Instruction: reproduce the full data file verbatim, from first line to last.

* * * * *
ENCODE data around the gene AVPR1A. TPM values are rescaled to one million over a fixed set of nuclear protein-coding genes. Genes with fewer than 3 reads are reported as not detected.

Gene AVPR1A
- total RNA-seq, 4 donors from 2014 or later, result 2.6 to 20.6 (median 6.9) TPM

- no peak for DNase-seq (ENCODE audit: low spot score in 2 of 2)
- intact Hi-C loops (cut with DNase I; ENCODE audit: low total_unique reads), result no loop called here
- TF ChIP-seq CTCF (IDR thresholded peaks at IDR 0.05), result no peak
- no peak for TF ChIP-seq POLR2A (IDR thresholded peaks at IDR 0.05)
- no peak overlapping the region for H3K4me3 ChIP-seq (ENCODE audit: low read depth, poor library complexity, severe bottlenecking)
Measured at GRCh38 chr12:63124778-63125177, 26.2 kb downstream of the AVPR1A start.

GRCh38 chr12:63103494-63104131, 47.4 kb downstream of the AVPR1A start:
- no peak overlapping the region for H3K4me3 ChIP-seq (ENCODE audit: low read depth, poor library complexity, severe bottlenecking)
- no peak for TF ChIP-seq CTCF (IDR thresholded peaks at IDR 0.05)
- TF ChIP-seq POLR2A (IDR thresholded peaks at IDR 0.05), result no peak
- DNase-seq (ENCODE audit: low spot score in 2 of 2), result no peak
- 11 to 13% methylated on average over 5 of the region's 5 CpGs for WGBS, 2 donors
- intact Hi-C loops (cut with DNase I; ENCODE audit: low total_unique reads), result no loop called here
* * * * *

ENCODE data around the gene AVPR1A. TPM values are rescaled to one million over a fixed set of nuclear protein-coding genes. Genes with fewer than 3 reads are reported as not detected.

Gene AVPR1A
- total RNA-seq, 4 donors from 2014 or later, result 2.6 to 20.6 (median 6.9) TPM

- no peak for DNase-seq (ENCODE audit: low spot score in 2 of 2)
- intact Hi-C loops (cut with DNase I; ENCODE audit: low total_unique reads), result no loop called here
- TF ChIP-seq CTCF (IDR thresholded peaks at IDR 0.05), result no peak
- no peak for TF ChIP-seq POLR2A (IDR thresholded peaks at IDR 0.05)
- no peak overlapping the region for H3K4me3 ChIP-seq (ENCODE audit: low read depth, poor library complexity, severe bottlenecking)
Measured at GRCh38 chr12:63124778-63125177, 26.2 kb downstream of the AVPR1A start.

GRCh38 chr12:63103494-63104131, 47.4 kb downstream of the AVPR1A start:
- no peak overlapping the region for H3K4me3 ChIP-seq (ENCODE audit: low read depth, poor library complexity, severe bottlenecking)
- no peak for TF ChIP-seq CTCF (IDR thresholded peaks at IDR 0.05)
- TF ChIP-seq POLR2A (IDR thresholded peaks at IDR 0.05), result no peak
- DNase-seq (ENCODE audit: low spot score in 2 of 2), result no peak
- 11 to 13% methylated on average over 5 of the region's 5 CpGs for WGBS, 2 donors
- intact Hi-C loops (cut with DNase I; ENCODE audit: low total_unique reads), result no loop called here